Educational support for the teaching profession
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Who do you think you are? Sherlock Holmes?






I sometimes find myself imitating a range of well-known characters when I am working in schools.

One of my regular pursuits is to sit at the back of classrooms and then give feedback to teachers. We discuss the nuts and bolts of behaviour leadership such as routines, the language of choice, boundaries, pace, praise and so on. I have to be very strict with myself during the lesson or I can turn into ‘the Apprentice’s Nick Hewer, wincing and grimacing at various howlers. When I hear a struggling NQT begin his appeal to a rioting class with “Guys!” I have to clamp my jaw and set my face – I don’t want this poor colleague to be further dismayed by my pantomimed discomfort when he has the class to deal with.

On days when I’m supporting senior leaders with attendance it’s off with the camel coat and on with the deerstalker. It should not take Sherlock Holmes to discern the issues that are affecting attendance in a school but sometimes, as with the fictionalised Met in the current series, an external pair of eyes sees things to which the institutionalised have become blind.

On one visit I asked for an analysis of Persistent Absence (an analysis mind, not a list!) and was given a long print bearing 110 names. I asked for a breakdown by year and gender. Ten A4 sheets were hurriedly brought. 14 ‘PA’ Y9 boys, and 24 girls. Setting my deerstalker down on the table I asked in measured terms: “Did you know about this difference between boys and girls in Y9?” The attendance leader was red –faced. From the other end of the table the SENCO piped up: “That’s interesting, as we have an issue with pregnancies in Y10”. My response was “You’d better find these PA Y9 girls PDQ!”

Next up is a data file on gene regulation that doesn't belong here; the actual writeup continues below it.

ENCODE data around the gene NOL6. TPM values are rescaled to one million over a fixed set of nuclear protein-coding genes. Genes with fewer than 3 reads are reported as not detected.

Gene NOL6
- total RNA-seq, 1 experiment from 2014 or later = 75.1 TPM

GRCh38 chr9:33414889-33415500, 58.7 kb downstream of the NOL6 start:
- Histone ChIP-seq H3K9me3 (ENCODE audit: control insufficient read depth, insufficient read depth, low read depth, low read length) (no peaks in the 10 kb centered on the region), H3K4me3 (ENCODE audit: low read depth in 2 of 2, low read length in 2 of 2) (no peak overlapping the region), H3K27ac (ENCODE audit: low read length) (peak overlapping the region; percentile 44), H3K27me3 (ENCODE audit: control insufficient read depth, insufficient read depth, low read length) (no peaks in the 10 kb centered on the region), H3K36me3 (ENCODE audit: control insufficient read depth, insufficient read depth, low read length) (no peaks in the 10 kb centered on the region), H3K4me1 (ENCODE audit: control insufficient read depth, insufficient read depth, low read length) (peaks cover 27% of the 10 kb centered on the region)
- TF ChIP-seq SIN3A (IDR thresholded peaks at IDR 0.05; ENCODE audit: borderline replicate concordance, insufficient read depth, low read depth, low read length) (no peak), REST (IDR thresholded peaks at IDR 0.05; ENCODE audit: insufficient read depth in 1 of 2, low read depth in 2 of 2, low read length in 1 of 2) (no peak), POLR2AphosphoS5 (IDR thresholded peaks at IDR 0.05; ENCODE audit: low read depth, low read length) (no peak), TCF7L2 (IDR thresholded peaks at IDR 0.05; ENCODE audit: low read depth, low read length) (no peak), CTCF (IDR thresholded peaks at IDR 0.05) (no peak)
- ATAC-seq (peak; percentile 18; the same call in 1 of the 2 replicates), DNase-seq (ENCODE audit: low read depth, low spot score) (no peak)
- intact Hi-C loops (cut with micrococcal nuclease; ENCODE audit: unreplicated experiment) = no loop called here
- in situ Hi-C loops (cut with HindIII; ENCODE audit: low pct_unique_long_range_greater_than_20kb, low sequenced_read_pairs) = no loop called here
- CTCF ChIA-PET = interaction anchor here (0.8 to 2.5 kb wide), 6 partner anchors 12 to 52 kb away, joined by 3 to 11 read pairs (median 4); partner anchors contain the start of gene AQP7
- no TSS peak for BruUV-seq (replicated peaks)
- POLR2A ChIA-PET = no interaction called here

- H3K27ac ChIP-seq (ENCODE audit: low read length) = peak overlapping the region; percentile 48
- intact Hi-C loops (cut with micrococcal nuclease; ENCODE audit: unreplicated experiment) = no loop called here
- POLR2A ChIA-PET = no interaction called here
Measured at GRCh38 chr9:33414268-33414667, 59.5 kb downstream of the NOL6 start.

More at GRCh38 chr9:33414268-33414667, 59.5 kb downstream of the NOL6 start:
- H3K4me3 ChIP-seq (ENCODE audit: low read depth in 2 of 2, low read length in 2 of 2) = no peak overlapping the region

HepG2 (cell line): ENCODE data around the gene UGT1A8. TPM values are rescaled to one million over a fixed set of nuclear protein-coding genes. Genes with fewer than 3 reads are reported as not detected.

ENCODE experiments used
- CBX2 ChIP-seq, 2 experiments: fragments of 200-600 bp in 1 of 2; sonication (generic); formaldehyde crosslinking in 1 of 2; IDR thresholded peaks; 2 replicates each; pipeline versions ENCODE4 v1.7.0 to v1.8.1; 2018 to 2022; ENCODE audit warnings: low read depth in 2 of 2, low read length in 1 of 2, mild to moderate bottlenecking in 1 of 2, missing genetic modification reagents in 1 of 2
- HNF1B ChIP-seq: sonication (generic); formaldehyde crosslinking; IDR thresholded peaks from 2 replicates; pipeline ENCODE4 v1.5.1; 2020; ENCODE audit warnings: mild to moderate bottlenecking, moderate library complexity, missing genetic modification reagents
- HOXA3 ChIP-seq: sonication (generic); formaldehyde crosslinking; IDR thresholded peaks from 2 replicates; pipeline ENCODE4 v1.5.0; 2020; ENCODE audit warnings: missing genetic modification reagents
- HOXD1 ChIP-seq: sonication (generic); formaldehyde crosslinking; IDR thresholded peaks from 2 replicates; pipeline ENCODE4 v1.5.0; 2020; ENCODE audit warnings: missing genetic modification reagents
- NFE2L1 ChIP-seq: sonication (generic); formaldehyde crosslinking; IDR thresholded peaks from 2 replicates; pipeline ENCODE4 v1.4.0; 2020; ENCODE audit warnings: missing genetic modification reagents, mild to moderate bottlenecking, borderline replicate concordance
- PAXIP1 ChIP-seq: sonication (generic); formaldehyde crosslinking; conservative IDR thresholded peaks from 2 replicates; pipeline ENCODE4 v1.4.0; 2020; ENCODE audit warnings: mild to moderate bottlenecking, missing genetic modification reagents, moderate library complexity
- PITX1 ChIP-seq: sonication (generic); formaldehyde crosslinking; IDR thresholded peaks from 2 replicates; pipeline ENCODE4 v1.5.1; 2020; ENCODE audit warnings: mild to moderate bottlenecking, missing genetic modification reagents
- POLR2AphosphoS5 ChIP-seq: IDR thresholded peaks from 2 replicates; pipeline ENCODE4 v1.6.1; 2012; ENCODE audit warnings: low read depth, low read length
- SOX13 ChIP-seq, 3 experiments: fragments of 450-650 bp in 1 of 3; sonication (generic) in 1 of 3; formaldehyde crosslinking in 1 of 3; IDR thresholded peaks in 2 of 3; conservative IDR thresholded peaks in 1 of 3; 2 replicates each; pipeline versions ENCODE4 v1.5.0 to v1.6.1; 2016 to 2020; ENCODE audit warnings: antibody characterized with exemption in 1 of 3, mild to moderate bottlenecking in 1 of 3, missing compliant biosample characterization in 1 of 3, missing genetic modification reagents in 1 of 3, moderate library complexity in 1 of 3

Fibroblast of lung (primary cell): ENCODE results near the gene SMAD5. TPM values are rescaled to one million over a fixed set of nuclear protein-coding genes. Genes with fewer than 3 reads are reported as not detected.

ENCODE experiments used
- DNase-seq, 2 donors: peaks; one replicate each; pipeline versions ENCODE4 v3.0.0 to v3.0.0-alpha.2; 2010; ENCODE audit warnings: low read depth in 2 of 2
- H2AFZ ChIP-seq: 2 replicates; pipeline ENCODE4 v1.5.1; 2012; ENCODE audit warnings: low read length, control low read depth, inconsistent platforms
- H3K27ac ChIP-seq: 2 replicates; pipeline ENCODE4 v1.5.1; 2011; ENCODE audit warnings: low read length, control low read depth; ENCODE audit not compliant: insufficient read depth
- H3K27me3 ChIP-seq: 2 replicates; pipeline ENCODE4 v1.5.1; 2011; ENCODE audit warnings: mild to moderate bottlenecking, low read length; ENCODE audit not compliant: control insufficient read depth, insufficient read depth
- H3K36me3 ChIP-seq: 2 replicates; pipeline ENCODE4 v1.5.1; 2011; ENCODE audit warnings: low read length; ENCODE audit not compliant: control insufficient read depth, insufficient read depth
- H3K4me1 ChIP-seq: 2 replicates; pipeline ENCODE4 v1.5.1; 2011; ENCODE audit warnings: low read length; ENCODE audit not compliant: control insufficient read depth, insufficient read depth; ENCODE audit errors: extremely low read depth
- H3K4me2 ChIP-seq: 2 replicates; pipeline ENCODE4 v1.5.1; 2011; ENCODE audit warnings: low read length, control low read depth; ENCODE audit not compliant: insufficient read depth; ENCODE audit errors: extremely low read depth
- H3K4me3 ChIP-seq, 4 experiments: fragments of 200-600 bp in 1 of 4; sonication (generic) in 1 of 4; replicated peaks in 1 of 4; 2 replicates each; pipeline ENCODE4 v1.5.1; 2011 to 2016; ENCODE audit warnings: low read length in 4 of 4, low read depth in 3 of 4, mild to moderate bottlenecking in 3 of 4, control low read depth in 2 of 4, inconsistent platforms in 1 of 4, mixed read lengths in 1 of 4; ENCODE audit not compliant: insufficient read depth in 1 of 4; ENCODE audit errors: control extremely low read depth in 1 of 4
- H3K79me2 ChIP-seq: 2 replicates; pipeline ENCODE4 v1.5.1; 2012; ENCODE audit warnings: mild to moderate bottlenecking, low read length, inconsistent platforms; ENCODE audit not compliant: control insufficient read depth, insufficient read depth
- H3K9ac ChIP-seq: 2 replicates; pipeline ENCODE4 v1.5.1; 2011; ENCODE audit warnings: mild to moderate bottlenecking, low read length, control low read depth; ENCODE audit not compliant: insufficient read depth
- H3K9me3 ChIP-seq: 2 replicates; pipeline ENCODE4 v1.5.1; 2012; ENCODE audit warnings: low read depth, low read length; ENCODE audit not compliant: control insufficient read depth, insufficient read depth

Last week I was delivering whole school behaviour training. My role here is inevitably ‘stand up’, somewhere between Michael McIntyre and John Bishop. Behaviour is funny.  It’s not hard to find laughs in the ridiculous behaviour of children and our equally ridiculous adult responses to it. The day went well as always; the feedback was terrific and senior leaders were very happy. The question is though, how will this entertainment have impact? Too often the training becomes a ‘one-off’, not followed up by consultation with senior and middle leaders or embedded by staff being held accountable for implementing the recommended strategies.  

These frustrations make me all the happier to be working in a couple of schools at the moment that are engaging longer term. In Leeds and in Barnsley I’m currently working in schools who don’t want a quick fix, they want my support for a change of culture. My input is varied and to use a horrid word ‘bespoke’. I get to work alongside staff, uncover their own specific issues and help them deal with their own specific barriers.

It’s in this longer term relationship with a school that I can see real impact….and be entirely myself.



Why should you hire me?

Here are some of the issues that I can help you sort: If the answers to any of the issues to the right is yes then get in touch – you have found the man you are looking for!

But you don't need to take it from me, have a look at my testimonials page.

If you have:

  • Some of your staff keep getting into unnecessary confrontations with pupils?
  • Some staff struggle to deal with social chatter?
  • Subject leaders who don’t take the lead on behaviour for learning
  • Head of house/year who are buried in the reactive and want to be proactive?

If you want to:

  • Improve attendance?
  • Improve behaviour?
  • Deliver SEAL whole school
  • Get help with the behaviour and safety SEF?
  • Have better behaviour and attendance data?
  • Get PLTS embedded?
  • Get pupil voice working?

And also:

Do you want the best whole staff behaviour CPD at an affordable cost?

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